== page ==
Butting in or Rounding Out? China’s Role in Latin America’s Investment Diversification

By Victoria Chonn Ching

China’s overseas investments have grown considerably since the outset of this century, raising questions about the impact of Chinese investments on the investment landscape in many countries. Latin America is no exception. What is the influence of China’s investments in Latin America? More specifically, have Chinese investments been butting in Latin America’s efforts at investment diversification: are they growing at the expense of other investor-countries in Latin America? Or are these Chinese investments rounding out, thus meeting some of the host country’s demands and interests?

Context matters. Since the early 2000s, China has been viewed (and analyzed) both as an economic opportunity and as a challenge in Latin America, particularly in trade and most recently, in investments and finance. On the one hand, Latin America has benefitted from “China’s boom”—the period from 2003-2013, as explained by Kevin Gallagher in The China Triangle —as some countries in the region gained greater access to one of the world’s fastest growing middle-income markets, as well as more flexible financial opportunities via trade exchanges and financial deals. On the other hand, there remains a lack of diversification in the basket of products traded between Latin America and China, hinting at a potentially unequal exchange, or the premature deindustrialization in countries, like in Argentina and Brazil.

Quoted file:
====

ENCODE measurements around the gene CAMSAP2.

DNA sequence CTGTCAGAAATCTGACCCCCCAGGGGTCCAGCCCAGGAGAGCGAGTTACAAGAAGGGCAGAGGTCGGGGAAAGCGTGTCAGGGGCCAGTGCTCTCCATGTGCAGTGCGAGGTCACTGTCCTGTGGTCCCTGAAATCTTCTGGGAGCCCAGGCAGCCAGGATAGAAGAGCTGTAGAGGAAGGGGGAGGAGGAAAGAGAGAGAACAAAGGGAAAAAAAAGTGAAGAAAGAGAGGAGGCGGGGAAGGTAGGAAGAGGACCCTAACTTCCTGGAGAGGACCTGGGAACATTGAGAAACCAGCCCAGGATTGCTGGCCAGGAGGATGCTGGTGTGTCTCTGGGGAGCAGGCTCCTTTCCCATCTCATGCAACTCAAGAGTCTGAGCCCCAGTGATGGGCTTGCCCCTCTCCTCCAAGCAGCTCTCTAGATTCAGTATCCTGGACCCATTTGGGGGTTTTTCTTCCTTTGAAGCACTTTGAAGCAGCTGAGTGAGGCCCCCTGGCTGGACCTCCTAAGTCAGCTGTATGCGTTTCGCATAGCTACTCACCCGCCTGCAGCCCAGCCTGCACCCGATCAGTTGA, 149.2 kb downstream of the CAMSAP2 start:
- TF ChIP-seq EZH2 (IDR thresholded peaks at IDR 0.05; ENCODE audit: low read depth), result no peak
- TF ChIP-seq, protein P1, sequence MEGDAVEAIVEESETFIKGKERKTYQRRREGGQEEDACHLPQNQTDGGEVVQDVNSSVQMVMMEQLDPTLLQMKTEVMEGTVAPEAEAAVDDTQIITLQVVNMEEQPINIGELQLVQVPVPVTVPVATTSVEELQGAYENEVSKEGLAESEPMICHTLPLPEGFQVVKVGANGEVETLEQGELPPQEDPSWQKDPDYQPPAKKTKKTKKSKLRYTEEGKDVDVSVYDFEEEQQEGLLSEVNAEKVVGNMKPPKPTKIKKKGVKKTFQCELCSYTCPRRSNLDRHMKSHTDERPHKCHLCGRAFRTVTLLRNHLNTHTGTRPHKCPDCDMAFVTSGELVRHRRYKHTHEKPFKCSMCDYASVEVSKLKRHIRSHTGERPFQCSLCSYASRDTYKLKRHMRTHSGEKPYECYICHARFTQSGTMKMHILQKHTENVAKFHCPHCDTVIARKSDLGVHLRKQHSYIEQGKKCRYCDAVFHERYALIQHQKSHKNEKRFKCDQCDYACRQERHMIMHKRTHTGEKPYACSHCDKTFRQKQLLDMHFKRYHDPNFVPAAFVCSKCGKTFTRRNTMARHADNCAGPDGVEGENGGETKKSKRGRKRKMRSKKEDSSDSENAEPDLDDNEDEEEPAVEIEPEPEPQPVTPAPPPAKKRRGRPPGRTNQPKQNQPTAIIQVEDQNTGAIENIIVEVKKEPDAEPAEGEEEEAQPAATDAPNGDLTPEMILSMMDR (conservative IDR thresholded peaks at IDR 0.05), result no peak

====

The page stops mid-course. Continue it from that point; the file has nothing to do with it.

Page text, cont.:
While there is an emerging literature on the impact of China in Latin America, less attention has been paid to the conditions under which these economies have increasingly been interacting with China, which can shape relationship outcomes. In Dragonomics, Carol Wise takes this latter perspective and provides some insight regarding the factors that allowed certain Latin American countries to benefit more than some of their regional counterparts in bilateral exchanges with China (i.e. Chile, Costa Rica, and Peru). This kind of narrative places more agency to the Latin America region. Thus, to assess the impact of Chinese investments in Latin America, it is useful to also examine the overall investment environment in the region. Has the Sino-Latin American relationship affected ties with other key external actors? Has China become a dominant investor?